Landowners want to know why increased water storage is needed

Water Act appeals: Six Cowichan-Lake area landowners have filed Water Act appeals with B.C.’s Environmental Appeal Board

Why is it necessary to store more water in Lake Cowichan?

This is one of the questions six Cowichan Lake-area landowners are asking after filing Water Act appeals with B.C.’s Environmental Appeal Board (EAB) objecting to processes allowing new storage and release of Cowichan River water in the lake.

Michael Dix, E. Weir, Darcy Lubin, Catherine Willows Woodrow, Greg Whynacht, and Ian Poyntz have filed appeals so far.

Their concerns include: water storage is encroachment on their property rights; storage causes nuisance factors preventing property enjoyment; water storage constitutes trespassing on their private property; storage could cause more erosion of their property and affect septic systems, and lakeshore ecosystems; denies them of full use of their property; a lack of historical storage-volume data used in allowing boosted storage; a lack of respect for lakeside property owners’ rights; and ignoring of a Dec. 6, 1955 letter from (former) B.C. Forest Products guaranteeing consultation, remedying and compensation for any negative impacts storing water has on the lake’s waterfront lands.

Greg Whynacht, who lives in Youbou, says they feel like their property rights are being encroached upon.

“We’re losing our private property to water,” he said. “It’s not necessary if other things were done to mitigate the water issue. We’re certainly not opposed to having more water run down the river, but we’re looking at alternative ways of doing it.”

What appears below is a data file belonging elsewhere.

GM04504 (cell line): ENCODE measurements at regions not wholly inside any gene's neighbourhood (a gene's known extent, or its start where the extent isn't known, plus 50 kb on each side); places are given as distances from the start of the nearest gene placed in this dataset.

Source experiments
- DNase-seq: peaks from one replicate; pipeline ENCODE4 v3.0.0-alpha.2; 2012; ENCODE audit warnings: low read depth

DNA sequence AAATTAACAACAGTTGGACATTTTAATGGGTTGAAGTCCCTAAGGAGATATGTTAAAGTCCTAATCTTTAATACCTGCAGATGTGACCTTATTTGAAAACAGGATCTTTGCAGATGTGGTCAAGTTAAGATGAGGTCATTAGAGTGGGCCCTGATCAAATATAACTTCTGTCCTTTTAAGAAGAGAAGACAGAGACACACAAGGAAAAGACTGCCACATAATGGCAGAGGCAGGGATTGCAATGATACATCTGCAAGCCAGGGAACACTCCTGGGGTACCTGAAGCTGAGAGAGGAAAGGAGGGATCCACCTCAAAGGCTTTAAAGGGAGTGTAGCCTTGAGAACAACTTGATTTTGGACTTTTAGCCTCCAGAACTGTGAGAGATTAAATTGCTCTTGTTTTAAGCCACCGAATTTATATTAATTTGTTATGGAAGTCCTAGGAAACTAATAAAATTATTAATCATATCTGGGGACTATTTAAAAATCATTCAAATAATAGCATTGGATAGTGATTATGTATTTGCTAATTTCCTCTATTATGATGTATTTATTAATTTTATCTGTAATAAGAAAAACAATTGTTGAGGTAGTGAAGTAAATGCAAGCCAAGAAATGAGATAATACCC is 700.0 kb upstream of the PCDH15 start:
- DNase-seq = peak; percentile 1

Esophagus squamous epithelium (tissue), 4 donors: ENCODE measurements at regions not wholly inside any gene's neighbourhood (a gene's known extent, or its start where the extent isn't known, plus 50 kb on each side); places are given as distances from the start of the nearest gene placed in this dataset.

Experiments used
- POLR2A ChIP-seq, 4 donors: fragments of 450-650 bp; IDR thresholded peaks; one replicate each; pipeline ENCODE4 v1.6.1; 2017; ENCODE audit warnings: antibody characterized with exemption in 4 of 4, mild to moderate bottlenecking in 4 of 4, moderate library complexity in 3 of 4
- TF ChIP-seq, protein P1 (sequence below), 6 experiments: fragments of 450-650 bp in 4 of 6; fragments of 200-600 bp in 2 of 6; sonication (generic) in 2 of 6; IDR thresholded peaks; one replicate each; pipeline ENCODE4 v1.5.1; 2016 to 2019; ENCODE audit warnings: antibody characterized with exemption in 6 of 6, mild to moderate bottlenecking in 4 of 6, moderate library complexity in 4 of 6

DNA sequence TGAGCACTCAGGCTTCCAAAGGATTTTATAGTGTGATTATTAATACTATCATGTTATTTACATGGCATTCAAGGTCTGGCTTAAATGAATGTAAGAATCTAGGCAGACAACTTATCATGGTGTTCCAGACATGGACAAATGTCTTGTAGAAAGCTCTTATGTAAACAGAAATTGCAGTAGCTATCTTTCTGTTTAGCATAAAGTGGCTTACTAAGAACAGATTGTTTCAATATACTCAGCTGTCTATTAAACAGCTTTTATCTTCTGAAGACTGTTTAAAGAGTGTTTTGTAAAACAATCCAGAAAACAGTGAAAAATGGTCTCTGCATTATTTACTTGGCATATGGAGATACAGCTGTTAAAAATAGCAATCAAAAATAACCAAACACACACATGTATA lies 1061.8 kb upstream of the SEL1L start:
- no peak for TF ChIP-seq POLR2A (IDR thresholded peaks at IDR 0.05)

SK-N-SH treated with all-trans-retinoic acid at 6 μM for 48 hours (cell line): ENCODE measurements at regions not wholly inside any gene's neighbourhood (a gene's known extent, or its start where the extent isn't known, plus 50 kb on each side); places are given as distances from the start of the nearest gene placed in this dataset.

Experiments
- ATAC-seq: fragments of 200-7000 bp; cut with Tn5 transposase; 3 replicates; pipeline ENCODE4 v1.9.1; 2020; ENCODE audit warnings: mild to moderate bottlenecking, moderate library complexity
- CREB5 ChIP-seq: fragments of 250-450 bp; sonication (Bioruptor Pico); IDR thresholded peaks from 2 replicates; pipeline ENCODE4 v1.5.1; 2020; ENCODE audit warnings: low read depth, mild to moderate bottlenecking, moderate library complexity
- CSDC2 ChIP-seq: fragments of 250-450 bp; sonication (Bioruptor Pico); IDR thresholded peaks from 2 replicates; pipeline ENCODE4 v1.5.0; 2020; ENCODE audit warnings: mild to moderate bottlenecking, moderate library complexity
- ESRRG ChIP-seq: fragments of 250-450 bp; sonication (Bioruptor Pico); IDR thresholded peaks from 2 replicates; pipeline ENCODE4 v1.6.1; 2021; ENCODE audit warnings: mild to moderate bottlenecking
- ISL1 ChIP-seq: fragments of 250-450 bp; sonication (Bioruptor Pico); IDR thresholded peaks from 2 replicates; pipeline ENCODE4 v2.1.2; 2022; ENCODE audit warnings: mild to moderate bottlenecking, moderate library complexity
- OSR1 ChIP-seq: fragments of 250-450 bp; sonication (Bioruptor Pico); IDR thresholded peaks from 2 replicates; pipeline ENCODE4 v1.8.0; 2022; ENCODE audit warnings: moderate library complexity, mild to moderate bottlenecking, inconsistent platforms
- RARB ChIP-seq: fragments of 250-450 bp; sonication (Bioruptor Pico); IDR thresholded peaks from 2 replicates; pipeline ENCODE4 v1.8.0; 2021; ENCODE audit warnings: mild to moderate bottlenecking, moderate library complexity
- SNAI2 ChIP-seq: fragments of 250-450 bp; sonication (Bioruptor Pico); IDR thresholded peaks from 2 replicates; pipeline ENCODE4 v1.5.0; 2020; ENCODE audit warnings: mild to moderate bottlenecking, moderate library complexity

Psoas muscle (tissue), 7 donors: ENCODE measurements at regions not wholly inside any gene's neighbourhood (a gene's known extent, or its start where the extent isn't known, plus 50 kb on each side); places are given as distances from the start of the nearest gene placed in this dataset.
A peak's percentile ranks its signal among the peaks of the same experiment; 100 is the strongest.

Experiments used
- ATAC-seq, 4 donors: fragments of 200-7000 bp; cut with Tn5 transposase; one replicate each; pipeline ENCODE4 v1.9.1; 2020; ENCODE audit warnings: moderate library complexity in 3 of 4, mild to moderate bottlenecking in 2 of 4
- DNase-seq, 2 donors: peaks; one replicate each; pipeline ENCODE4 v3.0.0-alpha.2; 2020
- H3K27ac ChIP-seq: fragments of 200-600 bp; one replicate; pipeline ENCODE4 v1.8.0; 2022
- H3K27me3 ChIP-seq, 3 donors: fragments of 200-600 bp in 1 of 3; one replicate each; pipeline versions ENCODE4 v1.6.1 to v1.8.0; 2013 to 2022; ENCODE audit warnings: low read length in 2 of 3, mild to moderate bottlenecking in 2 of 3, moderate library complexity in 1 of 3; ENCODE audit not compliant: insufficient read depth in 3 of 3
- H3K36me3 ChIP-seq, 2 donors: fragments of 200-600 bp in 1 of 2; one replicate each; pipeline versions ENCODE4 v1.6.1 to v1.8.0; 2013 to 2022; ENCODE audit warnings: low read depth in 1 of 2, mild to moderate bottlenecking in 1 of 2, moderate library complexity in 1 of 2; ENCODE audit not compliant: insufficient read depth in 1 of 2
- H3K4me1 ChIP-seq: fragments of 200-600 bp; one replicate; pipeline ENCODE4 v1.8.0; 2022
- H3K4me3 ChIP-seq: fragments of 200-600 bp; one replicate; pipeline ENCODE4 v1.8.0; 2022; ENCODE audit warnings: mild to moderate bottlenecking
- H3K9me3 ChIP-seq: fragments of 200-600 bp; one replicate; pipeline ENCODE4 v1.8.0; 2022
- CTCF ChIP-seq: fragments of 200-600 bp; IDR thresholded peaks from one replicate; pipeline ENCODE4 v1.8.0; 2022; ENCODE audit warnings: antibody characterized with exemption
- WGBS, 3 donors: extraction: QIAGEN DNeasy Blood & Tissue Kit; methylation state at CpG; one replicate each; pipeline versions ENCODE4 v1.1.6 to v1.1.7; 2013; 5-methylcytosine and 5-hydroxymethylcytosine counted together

As a waterfront property owner, one of Whynacht’s concerns is erosion issues caused by the higher water levels.

Whynacht says one frustration is that they aren’t getting any specific answers about why this is necessary.

“With all the discussions we’ve had, there seems to be a revolving pointer — sometimes it’s for cleaning the river, sometimes for fish habitat, sometimes for diluting pollution in the river,” he said. “We have never been given a definitive answer as to why the river level has to be raised.”

“Every time we speak with either the CVRD or Water Comptroller or whomever, we don’t get definitive answers as to what the final objective is,” he added. “One of the things that came to light at one of the town hall meetings is even though there’s a willingness on behalf of the CVRD and the Water Comptroller for raising the water again, it’s what they call an interim step. At one meeting, we were told it’s an interim step to building a dam. They don’t say that in any documentation. We know there’s another agenda they don’t tell us about. It’s like you’re invited to a card game, but the people who invited you don’t tell you what game you are playing or what deck you are using.”

In his letter to the EAB, Michael Dix, who owns [Billy] Goat Island and is and chairman of Cowichan Lake Recreational Community Inc., states that it is his opinion that “the Order changes the intent of the original licences and the rule curve significantly enough to justify the need for an application to increase water storage.”

Appeals must be filed with the EAB by Aug. 30.

 

—With files from Peter Rusland